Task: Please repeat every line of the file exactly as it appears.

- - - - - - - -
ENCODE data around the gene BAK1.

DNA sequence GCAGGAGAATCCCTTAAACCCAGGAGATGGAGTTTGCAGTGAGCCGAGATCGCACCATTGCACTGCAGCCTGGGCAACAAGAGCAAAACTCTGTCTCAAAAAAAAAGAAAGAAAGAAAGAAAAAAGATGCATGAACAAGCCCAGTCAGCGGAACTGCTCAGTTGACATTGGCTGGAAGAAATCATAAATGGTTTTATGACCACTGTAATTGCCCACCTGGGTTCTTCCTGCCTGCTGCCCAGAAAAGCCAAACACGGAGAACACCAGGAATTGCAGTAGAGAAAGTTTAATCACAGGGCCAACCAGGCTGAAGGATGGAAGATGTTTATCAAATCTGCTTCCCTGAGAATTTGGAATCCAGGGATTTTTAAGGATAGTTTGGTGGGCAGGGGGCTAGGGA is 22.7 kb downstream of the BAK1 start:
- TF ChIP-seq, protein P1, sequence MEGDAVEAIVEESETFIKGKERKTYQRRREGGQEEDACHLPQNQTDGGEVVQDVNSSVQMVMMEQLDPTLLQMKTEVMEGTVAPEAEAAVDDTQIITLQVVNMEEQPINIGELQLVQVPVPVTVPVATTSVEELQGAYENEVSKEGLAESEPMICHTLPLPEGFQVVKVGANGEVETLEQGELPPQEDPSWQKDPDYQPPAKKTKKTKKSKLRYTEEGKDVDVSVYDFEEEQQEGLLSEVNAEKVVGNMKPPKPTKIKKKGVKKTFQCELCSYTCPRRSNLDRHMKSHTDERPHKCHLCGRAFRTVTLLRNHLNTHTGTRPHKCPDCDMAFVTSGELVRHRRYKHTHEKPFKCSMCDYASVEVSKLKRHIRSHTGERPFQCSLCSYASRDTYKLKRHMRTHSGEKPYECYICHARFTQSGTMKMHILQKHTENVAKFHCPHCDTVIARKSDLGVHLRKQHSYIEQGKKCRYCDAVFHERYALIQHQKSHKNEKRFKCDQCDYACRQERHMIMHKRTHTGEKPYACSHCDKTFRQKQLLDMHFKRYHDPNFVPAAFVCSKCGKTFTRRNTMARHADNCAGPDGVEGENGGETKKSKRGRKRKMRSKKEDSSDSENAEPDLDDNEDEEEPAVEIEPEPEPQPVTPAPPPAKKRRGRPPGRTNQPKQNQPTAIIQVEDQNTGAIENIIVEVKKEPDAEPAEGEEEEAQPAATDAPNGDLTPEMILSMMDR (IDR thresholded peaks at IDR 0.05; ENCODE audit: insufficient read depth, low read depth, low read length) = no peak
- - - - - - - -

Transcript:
ENCODE data around the gene BAK1.

DNA sequence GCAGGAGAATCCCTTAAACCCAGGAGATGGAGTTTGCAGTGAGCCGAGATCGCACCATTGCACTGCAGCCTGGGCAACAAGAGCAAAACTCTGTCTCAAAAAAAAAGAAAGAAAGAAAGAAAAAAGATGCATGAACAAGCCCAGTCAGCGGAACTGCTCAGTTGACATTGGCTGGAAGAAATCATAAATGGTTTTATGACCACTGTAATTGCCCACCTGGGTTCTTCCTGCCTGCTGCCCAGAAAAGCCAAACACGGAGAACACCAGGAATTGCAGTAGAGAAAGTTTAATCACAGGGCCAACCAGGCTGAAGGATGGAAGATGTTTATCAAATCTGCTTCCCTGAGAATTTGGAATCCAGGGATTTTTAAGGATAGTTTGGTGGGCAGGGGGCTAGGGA is 22.7 kb downstream of the BAK1 start:
- TF ChIP-seq, protein P1, sequence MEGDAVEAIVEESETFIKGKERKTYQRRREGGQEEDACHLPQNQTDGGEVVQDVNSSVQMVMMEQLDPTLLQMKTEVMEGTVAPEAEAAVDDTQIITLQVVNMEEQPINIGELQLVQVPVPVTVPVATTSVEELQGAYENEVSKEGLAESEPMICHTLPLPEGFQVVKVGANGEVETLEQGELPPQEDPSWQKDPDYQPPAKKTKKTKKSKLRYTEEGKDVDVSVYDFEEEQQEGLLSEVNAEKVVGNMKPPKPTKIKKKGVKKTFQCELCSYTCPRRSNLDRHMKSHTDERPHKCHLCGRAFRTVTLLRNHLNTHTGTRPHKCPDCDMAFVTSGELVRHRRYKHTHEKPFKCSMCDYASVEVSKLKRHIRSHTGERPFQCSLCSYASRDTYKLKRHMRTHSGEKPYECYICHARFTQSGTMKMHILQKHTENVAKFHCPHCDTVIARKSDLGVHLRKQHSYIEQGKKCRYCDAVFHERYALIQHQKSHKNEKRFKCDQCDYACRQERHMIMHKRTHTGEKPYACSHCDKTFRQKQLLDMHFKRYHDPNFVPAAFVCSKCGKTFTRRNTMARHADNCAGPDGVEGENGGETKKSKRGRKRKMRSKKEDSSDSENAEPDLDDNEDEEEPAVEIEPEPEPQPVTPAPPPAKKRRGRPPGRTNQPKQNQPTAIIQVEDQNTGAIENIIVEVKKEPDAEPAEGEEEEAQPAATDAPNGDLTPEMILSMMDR (IDR thresholded peaks at IDR 0.05; ENCODE audit: insufficient read depth, low read depth, low read length) = no peak